Coalitional games allow subsets (coalitions) of players to
cooperate to receive a collective payoff. This payoff is then
distributed ``fairly'' among the members of that coalition
according to some division scheme. Various solution concepts
have been proposed as reasonable schemes for generating fair
allocations. The \emph{Shapley value} is one classic solution
concept: player $i$'s share is precisely equal to $i$'s
expected marginal contribution if the players join the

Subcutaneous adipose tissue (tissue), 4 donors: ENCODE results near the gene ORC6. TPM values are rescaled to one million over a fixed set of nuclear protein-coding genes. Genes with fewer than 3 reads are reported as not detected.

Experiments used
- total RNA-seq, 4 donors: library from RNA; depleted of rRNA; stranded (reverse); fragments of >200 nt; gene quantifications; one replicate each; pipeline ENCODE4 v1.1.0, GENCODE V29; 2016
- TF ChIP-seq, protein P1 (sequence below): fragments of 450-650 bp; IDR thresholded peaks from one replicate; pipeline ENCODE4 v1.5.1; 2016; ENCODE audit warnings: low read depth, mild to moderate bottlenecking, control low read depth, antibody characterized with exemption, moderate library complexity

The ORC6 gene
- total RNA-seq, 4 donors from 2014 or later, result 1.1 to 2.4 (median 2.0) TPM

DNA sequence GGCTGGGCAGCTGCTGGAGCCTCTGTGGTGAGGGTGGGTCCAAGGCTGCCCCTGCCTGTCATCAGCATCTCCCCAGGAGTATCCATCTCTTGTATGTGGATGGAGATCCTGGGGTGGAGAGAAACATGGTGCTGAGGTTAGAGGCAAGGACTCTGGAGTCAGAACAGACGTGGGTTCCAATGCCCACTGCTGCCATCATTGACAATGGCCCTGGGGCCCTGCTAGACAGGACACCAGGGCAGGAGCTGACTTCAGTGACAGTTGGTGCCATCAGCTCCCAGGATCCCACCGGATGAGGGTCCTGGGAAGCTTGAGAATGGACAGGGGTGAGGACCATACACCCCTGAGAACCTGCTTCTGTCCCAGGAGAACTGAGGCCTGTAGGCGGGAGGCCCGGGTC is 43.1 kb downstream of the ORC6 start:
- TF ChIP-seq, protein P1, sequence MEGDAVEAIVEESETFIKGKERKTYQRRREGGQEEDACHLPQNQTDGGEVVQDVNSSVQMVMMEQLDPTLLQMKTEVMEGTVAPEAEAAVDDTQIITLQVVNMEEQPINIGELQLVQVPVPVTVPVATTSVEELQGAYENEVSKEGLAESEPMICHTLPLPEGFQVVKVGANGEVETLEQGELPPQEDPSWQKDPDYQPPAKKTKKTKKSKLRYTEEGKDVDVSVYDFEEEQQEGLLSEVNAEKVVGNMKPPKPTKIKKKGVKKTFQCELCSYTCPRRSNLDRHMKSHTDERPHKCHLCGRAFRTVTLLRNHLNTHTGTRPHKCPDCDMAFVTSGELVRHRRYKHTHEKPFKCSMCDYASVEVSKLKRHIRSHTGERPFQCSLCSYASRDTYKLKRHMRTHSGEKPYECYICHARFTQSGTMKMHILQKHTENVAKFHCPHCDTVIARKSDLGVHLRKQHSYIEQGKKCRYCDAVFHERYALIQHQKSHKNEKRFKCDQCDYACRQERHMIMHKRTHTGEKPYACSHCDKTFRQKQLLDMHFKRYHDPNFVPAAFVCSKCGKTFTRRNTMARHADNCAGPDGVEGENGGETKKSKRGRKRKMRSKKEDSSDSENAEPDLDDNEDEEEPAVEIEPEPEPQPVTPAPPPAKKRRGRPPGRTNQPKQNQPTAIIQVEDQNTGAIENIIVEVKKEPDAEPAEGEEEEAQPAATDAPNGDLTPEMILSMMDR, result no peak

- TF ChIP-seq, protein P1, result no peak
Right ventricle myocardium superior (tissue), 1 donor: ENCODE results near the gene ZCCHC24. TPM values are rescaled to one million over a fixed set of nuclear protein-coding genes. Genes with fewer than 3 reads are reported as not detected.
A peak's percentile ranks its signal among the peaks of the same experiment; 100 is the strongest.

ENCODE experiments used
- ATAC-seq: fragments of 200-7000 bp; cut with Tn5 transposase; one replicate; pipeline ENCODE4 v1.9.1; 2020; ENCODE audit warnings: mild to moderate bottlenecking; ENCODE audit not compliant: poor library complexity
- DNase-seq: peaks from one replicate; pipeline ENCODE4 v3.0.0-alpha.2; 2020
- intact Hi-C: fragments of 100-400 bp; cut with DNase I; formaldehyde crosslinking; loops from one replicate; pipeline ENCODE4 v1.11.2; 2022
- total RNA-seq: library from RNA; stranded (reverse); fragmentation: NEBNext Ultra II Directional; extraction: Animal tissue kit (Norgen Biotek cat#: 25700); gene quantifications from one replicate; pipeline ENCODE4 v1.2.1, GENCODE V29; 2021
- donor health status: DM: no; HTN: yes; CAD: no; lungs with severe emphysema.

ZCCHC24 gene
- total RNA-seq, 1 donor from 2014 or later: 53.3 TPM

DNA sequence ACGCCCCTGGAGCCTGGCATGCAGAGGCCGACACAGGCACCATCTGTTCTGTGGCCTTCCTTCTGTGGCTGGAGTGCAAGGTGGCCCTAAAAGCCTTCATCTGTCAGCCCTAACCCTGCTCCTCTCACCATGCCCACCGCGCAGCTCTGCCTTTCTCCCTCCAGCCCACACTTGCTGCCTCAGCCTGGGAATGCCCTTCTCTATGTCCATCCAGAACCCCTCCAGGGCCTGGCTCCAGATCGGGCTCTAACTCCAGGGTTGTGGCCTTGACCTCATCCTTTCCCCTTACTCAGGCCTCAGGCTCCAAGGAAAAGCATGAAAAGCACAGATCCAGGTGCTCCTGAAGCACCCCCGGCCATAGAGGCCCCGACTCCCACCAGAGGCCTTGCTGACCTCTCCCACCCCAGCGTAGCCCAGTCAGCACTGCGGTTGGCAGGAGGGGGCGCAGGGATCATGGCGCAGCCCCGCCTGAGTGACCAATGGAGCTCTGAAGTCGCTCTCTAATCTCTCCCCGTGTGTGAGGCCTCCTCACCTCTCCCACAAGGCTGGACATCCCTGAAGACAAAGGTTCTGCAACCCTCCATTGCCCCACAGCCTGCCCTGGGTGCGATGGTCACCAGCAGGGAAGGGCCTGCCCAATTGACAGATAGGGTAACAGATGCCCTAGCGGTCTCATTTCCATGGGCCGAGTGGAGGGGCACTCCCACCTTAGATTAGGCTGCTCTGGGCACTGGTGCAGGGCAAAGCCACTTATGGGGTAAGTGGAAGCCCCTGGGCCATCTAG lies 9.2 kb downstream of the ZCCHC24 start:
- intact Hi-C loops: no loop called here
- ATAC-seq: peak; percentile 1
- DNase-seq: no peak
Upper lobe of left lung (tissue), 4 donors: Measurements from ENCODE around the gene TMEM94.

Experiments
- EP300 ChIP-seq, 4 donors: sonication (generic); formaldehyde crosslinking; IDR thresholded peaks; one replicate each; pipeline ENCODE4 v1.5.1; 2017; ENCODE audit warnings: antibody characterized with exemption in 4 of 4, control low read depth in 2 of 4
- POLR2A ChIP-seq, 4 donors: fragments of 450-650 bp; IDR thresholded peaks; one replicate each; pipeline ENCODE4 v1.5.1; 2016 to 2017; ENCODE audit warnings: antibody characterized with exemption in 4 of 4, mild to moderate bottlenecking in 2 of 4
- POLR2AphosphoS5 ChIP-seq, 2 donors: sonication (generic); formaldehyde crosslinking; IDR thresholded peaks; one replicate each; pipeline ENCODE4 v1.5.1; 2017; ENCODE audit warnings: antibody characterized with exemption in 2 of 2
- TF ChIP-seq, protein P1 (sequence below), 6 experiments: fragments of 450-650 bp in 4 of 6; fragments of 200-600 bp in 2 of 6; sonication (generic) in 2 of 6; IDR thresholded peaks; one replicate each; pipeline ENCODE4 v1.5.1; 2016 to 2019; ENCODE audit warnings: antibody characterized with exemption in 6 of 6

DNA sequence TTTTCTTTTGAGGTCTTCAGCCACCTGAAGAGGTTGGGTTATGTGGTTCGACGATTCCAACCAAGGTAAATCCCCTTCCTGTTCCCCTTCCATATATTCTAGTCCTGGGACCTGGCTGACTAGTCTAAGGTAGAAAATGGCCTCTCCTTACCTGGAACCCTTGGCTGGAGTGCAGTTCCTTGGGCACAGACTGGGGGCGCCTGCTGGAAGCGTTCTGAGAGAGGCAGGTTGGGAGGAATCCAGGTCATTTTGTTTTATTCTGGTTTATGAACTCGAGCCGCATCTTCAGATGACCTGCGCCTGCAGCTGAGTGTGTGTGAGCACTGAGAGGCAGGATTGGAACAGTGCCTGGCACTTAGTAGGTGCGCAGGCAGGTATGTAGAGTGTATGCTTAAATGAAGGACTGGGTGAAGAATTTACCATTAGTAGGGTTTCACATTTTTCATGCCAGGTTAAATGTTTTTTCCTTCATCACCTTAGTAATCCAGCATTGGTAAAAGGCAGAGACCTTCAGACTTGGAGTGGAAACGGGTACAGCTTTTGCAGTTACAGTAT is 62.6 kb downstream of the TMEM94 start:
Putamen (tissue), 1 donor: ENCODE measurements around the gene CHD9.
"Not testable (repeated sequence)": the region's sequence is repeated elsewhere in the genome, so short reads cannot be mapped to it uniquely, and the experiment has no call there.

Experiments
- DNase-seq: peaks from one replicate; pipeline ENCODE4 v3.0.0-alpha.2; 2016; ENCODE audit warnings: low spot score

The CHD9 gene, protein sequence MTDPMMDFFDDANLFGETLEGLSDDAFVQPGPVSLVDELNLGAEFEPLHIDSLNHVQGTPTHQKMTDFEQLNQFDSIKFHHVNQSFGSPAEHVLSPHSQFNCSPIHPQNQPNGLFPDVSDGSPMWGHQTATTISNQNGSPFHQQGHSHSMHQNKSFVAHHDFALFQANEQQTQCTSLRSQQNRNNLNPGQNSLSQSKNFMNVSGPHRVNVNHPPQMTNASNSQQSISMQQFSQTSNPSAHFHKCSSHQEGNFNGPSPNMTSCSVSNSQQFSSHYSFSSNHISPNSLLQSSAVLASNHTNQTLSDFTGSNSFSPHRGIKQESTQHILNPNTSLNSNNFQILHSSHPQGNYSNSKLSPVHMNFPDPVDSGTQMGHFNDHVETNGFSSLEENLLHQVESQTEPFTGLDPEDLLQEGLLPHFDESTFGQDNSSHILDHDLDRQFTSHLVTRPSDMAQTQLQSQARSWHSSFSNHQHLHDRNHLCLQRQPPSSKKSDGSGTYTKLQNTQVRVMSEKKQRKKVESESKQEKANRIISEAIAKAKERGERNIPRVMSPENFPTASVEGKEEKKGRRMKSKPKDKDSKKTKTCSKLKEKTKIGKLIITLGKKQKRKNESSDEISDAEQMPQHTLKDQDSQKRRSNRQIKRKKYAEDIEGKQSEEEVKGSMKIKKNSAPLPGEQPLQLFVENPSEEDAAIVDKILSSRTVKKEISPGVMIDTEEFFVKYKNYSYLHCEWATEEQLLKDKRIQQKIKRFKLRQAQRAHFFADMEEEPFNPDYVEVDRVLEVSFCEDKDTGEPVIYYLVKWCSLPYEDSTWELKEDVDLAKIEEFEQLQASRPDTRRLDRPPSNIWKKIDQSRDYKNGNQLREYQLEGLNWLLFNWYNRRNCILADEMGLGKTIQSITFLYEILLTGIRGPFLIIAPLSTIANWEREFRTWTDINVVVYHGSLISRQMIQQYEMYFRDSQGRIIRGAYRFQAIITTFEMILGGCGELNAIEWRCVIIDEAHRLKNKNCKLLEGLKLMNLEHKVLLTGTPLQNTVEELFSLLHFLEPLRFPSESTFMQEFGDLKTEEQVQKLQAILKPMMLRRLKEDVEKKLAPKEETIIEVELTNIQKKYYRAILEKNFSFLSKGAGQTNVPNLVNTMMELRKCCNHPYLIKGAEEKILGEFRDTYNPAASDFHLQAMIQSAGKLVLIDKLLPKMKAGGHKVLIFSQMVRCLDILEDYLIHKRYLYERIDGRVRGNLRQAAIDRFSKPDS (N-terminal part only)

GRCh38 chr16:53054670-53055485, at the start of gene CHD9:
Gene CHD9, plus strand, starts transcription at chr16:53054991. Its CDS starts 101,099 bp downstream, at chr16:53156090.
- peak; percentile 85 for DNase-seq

coalition one at a time, in a uniformly random order. In this
paper, we consider the class of supermodular games
(sometimes called convex games), and give a fully polynomial-time
randomized approximation scheme (FPRAS) to compute the Shapley
value to within a $(1 \pm \varepsilon)$ factor in monotone
supermodular games. We show that this result is tight in several
senses: no deterministic algorithm can approximate Shapley value
as well, no randomized algorithm can do better, and both
monotonicity and supermodularity are required for the existence
of an efficient $(1 \pm \varepsilon)$-approximation algorithm.
We also argue that, relative to supermodularity, monotonicity is
a mild assumption, and we discuss how to transform supermodular
games to be monotonic.